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Night Sessions – Rich Maguire

12th October 2017 — by Dave Cox

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This week in night sessions…

…Rich Maguire and his STi Gravel Express. No, that isn’t a typo. This was a genuine development car for STi.

Rich had brought himself down to the Fueltopia monthly Offline Meet at the Ace Cafe second Monday of each month if you’re wondering. I had seen it there a few times before and always nodded in approval as I passed it.

On this particular meet, sat there under the sodium arch lights of the Ace Cafe my penchant for fast wagons spiked. Knowing of a cool location round the corner, Phil and I went inside to find Rich. He happily handed over the keys and, we were off.

As this is a STi development vehicle it is running full pink STi suspension, and with a mild tune, around 350bhp. Rich set about making some other improvements both visually and performance focused. 355mm Porcshe brakes, fifteen52 carbon wheels, cusco coilovers, and ABW wide arch kit.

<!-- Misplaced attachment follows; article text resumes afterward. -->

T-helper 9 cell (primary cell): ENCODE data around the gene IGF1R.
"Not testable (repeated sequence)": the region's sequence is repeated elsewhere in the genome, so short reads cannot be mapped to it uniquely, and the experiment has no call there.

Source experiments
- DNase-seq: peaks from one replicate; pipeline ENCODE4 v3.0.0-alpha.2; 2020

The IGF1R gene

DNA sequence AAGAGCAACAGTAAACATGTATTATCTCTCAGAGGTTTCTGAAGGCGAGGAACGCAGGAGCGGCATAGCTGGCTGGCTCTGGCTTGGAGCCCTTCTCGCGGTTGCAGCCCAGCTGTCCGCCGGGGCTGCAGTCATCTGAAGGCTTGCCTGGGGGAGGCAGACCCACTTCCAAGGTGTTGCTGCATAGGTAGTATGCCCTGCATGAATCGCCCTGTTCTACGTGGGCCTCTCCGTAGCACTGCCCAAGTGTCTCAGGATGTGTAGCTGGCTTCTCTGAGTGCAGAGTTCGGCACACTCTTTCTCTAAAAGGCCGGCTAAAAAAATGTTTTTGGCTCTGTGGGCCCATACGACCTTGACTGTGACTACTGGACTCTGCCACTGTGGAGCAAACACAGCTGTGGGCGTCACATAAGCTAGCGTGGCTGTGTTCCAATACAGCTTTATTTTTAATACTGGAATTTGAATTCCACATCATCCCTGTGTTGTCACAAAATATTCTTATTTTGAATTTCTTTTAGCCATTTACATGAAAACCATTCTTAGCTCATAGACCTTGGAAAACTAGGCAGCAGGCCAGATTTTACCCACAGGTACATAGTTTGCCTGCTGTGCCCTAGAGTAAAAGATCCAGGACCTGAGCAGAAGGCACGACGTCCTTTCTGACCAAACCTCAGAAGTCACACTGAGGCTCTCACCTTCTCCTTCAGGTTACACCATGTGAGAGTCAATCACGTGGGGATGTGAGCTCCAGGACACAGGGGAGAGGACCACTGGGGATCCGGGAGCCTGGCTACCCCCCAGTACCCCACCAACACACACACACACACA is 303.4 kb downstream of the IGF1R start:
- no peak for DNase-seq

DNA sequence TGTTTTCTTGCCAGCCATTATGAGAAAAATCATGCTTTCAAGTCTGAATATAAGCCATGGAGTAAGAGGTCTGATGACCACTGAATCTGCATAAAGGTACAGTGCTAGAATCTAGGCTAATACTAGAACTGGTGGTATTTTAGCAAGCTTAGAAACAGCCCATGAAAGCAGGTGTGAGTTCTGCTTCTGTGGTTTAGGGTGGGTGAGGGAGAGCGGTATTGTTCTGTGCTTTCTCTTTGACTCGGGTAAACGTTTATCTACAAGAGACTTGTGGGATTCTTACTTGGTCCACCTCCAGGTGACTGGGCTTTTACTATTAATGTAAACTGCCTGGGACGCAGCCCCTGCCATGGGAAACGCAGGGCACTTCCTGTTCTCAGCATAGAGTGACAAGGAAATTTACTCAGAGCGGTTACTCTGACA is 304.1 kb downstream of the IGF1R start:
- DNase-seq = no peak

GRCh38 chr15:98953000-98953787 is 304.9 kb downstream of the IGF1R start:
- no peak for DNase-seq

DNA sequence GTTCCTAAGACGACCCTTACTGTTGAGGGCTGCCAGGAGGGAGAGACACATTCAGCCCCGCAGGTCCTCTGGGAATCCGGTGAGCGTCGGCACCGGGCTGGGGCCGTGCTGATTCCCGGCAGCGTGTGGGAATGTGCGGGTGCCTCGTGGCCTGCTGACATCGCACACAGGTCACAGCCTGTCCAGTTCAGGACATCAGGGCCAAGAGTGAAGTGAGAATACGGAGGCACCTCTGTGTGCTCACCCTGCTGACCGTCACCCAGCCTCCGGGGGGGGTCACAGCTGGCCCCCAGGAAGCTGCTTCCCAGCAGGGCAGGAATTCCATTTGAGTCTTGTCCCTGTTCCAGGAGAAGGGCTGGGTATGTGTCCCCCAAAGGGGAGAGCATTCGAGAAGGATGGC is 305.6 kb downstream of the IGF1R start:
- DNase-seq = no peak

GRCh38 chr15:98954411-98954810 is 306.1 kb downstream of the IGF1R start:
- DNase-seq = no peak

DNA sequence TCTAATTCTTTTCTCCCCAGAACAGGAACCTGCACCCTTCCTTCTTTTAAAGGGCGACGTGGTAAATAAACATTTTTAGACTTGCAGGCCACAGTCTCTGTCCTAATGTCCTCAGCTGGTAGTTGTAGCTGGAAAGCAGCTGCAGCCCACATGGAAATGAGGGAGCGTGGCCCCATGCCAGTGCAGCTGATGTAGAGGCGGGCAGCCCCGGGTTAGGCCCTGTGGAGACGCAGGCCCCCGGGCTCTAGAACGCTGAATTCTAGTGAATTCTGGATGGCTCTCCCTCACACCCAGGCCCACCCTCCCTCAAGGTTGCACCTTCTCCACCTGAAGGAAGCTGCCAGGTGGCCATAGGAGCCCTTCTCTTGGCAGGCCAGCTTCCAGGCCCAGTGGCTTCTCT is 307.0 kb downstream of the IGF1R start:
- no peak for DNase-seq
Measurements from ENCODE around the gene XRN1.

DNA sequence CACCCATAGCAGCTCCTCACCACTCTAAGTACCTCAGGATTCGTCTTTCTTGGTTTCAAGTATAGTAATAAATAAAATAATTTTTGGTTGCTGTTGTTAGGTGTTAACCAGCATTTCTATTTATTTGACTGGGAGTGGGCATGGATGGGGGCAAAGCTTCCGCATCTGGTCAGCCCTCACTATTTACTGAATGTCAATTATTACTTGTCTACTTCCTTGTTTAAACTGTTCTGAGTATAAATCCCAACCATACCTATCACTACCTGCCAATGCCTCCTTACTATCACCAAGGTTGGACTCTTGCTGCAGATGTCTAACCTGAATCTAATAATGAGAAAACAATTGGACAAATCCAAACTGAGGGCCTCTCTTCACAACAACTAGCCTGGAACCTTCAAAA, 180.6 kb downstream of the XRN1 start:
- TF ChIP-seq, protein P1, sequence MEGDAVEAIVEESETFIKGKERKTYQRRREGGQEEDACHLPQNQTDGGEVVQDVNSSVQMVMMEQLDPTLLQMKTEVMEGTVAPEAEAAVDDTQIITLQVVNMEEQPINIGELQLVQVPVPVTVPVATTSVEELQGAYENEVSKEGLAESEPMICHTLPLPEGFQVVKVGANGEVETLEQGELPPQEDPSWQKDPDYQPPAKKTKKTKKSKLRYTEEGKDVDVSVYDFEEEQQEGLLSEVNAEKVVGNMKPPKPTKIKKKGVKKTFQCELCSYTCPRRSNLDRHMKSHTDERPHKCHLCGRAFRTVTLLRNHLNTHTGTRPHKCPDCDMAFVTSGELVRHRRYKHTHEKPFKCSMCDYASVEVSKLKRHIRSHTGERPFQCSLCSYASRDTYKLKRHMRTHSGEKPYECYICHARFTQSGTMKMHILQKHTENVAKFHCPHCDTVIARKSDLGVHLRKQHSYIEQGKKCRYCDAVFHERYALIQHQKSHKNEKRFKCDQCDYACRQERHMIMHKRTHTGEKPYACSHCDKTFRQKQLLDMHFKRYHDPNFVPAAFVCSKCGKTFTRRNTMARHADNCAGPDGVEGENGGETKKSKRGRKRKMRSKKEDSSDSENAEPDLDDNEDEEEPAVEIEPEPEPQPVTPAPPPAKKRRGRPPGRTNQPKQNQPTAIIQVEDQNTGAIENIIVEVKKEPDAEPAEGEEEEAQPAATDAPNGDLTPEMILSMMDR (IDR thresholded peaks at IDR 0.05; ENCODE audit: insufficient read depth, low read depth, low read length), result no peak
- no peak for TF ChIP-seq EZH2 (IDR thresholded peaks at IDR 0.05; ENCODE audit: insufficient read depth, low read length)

Feeling the car as we drove over speed bumps, the suspension wasn’t crashy at all, you could certainly cruise around in this as well as hoon it around a track. This is exactly what he does with it. He’s even driven it to Gatebil and back. I love the classic lines of this car. The added width and lower ride height really help make it look aggressive.

I wonder if he would let me borrow it for a drive up to Wales?

Oh and if you want to see a bigger feature, check out Dan Fegent’s feature on it HERE

Words & Pictures: Dave Cox (SHOOTINGDAVE)
Instagram: @ShootingDave

NewsReviewsTopic

Night Sessions – Dan Guirey

20th September 2017 — by Dave Cox

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this week in night sessions…